Why bother with an advanced energy storage system at all? It would have to be capable of a MINIMUM of 32KWh just to deal with the ~354-hour Lunar night, assuming 90W average draw. That's pretty big, even at 500Wh/kg, considering we'd have to launch that mass from Earth's surface, when instead it could be made lighter *or* carry more useful instruments, more powerful motors, or whatever. It would be a minimum of 64kg of battery (assuming 100% DOD!), and that does not include support systems necessary to charge that battery at a high enough rate so that it would fill up the battery with available (solar?) incoming power during the ~354-hour Lunar day.
Personally I'd assume 50% DOD, so we could be sure that degradation over time would still leave it with enough capacity to always last the night cycle even as it ages, and also have no worries about damaging the battery by overdischarge. That means at least 128kg of battery. Since they want *3 Lunar cycles* (presumably 3 synodic periods, or 2125 hours and some change) worth of battery, that's at least 384kg of battery. During Apollo, we barely brought back that much mass *from* the moon, AFAIK.
That is almost 850 pounds of batteries! Even if you had a battery that could deal with 100% DOD and thus could use half of that, 425 pounds of batteries is a whole lot of weight and size that you don't really need, because there is a better way. EDIT: I messed up the above 3-cycle calculation. It is actually TWICE that, since 3-cycles includes daytime running as well (although it would need only about 8/9 of the power during the day since it doesn't have to run heaters, presumably). So that is 768kg of battery, for 50% DOD, or 1700lbs of batteries. The 384kg/850lbs is only for 100% DOD!
AFAICS, there is no way to actually achieve what they want unless the energy density is much higher than 500Wh/kg. They want 100kg or less pack, but capable of at least 192KWh (for 3 full day/night cycles). That is close to 2000Wh/kg unless I messed up the math badly. And that's assuming 100% DOD!
Hopefully I messed up somewhere else, too because these numbers seem pretty impossible to get around.
That's assuming 500Wh/kg. You can do the math if that can't be reached, for the other power densities. And for what mass battery you would need if you used existing proven technology.
Oh--one more thing: Whatever is used needs to be "safe" in the case of system or power failure that causes heating or cooling problems. It gets nice and toasty in the day, and danged cold at night, and each of those stay that way for most of their respective cycle halves, of 354 hours.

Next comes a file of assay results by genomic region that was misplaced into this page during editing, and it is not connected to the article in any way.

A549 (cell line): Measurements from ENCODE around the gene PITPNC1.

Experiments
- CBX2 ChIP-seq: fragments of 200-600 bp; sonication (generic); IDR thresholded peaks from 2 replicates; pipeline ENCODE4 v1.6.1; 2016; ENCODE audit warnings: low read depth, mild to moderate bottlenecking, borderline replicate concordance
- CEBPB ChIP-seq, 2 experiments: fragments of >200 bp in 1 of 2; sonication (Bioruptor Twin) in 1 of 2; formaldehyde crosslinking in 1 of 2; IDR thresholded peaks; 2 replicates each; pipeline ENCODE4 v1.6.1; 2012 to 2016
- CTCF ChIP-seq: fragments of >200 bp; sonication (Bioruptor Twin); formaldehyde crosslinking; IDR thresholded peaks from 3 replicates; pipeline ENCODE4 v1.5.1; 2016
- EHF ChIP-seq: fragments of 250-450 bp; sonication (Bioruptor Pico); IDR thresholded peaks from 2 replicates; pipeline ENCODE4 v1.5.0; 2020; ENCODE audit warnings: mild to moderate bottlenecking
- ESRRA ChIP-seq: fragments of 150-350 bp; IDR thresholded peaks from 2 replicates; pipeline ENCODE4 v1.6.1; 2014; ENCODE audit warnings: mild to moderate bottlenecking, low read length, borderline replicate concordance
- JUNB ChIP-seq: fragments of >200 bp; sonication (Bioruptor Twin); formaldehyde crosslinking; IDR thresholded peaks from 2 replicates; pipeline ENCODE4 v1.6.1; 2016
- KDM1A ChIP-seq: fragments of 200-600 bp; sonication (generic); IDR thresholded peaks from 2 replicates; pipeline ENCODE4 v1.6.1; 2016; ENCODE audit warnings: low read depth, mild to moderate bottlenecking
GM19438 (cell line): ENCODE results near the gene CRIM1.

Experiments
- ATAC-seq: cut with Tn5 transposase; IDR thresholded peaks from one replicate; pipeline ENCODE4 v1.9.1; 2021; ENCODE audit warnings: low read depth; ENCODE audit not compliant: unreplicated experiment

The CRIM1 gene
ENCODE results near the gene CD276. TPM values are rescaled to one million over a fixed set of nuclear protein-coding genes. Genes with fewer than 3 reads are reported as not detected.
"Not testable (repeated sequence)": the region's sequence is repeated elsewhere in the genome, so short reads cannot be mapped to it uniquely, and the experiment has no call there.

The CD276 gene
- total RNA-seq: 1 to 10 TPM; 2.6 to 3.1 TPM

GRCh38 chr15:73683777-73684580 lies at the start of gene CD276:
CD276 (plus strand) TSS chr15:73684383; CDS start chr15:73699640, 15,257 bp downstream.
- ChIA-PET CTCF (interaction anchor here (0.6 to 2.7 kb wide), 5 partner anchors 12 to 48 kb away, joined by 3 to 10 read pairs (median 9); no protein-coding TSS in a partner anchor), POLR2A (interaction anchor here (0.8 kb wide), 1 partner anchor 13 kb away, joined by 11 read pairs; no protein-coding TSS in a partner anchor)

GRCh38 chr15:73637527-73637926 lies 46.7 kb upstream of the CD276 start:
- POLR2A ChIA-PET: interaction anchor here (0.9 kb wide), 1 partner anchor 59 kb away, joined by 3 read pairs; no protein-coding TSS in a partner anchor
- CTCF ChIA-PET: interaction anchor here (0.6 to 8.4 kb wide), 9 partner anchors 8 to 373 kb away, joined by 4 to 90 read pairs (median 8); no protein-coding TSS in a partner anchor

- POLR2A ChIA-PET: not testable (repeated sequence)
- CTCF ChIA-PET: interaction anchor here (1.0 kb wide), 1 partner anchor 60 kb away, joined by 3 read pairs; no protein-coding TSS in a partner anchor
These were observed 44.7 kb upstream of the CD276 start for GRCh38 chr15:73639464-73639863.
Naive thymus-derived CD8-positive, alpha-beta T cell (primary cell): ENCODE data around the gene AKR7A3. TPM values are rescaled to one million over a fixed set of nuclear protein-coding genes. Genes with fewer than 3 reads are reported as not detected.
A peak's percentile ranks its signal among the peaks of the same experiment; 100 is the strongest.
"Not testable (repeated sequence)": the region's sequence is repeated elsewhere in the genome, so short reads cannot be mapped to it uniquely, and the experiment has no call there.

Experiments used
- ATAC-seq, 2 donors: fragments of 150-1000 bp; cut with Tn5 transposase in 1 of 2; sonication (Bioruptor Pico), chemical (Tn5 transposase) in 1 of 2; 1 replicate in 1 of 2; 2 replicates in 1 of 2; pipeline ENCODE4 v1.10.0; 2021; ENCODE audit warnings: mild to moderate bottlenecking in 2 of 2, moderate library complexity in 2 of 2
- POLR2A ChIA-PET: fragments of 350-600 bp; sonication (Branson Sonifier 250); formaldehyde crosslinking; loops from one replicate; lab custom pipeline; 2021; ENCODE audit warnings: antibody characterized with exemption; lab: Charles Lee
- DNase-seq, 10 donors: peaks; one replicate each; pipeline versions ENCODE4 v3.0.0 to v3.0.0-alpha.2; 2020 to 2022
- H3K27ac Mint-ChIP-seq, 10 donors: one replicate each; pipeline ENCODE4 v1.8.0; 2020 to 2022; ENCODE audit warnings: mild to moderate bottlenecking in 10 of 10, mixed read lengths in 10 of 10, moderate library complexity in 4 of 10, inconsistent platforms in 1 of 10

At the equator, that could be below -279F, or above 242F!
And 500Wh/kg (and especially 2000Wh/kg!) is probably unattainable right now, anyway, or if it is attainable will cost WAY too much money. Even for NASA.
For that money, I would bet you could stick a solar powered microwave station in both Lunar L4 and L5, and install a rectenna system on the many rovers, bases, orbital spacecraft, etc. that they can power.
No atmosphere to spread the beams or lose power, so if they can be focused well enough you could beam a lot of power to any of these things.
If there are areas to be explored that could be out of LOS of a station's orbital loop, "mirror" stations could be placed in Lunar orbit so that periodically they would overfly the area with an intersection path; if the mirror cannot be done directly it could be done with a receiver/retransmitter. Such stations could also have radio relays on them for data streams, as well as other instrumentation packages for use when they are not receiving a microwave beam (I assume that would interfere with various RF-based instruments and communications, at those power levels).
Tracking the beams to the rovers with the time-delay of light at that distance might be an issue, but not unsolveable, since we would easily be able to predict or program the path of the rovers. Manned craft on the surface might be less predictable if manually controlled, but orbital craft would all be perfectly predictable in all normal circumstances.
I don't know if it is more or less efficient to convert from solar to microwave, receive microwave and convert to electrical energy, use it as it's received, and also store some of it as needed to top off batteries, than it would be to have the solar directly on the rover to charge the batteries, and to carry enough battery to last *at least* two weeks at 90W average draw. But I expect teh rectennas and smaller batteries would enable a smaller rover or at least a lighter one, making it easier for it to traverse rougher terrain (of which there is a lot!
) and to go up hills and thru that fine dust with less power usage.
Dunno what they use for storage on things like the Mars rovers, but that could be used as backup storage on the Lunar rovers, for times when they might go out of LOS of a station or "mirror" station, or the short periods when the L4/5 stations are in Lunar or Earth shadow, unable to provide power.
Doesn't help with this actual challenge, but that's what I would probably do to help power Lunar exploration/exploitation missions, becuase these stations would be permanent installations, and able to beam power anywhere in the Earth/Luna system other than the opposite sides of either body from the stations. A station at Lunar L3 would fix the Earth shadow, and L2 the narrow Farside shadow zone. Not sure what to fix polar shadow zones with, other than polar-orbiting "mirror" units.